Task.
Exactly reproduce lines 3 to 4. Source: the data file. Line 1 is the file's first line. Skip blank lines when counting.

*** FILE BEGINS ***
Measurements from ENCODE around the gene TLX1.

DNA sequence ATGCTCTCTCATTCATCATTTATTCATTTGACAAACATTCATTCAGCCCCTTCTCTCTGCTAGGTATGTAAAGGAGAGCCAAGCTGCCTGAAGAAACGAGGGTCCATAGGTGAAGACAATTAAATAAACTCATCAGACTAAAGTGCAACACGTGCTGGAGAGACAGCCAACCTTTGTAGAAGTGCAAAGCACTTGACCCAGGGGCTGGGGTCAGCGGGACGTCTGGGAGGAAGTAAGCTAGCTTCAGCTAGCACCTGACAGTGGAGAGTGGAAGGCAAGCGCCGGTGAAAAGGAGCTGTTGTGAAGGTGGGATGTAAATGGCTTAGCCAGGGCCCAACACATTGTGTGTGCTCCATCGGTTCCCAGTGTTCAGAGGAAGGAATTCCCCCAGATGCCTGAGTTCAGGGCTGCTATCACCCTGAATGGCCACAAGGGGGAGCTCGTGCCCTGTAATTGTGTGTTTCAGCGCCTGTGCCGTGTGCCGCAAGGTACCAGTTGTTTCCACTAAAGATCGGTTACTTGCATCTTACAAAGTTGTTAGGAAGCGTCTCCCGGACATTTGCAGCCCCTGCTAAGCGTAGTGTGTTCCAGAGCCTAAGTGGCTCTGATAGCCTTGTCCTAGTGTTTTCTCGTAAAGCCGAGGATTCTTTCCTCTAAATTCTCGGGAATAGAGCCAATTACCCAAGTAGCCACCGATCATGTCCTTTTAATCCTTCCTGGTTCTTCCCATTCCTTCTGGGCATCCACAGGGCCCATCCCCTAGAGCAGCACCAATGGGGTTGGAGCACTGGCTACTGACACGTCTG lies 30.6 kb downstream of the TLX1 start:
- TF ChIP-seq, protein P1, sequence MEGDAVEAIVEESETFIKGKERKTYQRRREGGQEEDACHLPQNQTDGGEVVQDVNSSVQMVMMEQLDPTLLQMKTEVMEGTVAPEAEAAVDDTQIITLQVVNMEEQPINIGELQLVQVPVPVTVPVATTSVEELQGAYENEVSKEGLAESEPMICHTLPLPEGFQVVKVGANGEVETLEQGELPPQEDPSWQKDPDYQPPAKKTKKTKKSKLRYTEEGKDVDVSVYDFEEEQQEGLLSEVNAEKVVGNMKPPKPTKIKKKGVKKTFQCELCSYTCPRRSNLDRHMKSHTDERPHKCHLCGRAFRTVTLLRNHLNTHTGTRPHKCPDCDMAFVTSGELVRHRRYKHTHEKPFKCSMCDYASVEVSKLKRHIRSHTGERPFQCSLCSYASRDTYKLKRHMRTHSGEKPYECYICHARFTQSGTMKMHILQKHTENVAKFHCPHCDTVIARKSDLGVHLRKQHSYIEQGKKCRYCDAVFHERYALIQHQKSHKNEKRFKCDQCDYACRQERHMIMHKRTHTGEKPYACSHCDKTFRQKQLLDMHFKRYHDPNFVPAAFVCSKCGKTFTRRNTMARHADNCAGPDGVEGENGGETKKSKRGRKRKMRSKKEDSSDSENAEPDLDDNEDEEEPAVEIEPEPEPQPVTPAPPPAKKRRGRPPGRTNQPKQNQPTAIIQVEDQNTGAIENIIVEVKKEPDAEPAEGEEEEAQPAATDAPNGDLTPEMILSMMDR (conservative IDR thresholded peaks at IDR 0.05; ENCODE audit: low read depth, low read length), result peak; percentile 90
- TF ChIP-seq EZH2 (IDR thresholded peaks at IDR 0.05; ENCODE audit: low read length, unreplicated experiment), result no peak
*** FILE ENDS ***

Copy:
- TF ChIP-seq, protein P1, sequence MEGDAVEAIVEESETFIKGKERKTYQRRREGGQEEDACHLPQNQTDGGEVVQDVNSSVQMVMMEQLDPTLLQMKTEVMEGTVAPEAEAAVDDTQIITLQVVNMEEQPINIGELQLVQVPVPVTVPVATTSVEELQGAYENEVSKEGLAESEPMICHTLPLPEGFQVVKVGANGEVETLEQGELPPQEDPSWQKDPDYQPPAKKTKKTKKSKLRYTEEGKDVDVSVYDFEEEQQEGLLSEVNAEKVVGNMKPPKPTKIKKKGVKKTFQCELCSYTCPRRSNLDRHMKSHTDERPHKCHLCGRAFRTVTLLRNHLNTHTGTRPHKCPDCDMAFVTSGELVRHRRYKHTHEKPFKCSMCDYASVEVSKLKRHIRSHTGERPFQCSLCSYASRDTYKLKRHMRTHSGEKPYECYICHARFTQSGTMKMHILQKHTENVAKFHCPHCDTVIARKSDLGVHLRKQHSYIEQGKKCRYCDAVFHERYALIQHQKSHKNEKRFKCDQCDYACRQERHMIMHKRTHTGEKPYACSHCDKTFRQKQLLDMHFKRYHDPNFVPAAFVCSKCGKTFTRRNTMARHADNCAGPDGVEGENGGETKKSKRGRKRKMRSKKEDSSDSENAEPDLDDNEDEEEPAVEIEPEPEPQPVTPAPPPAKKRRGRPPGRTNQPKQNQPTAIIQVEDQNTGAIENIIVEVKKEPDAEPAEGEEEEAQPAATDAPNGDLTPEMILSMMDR (conservative IDR thresholded peaks at IDR 0.05; ENCODE audit: low read depth, low read length), result peak; percentile 90
- TF ChIP-seq EZH2 (IDR thresholded peaks at IDR 0.05; ENCODE audit: low read length, unreplicated experiment), result no peak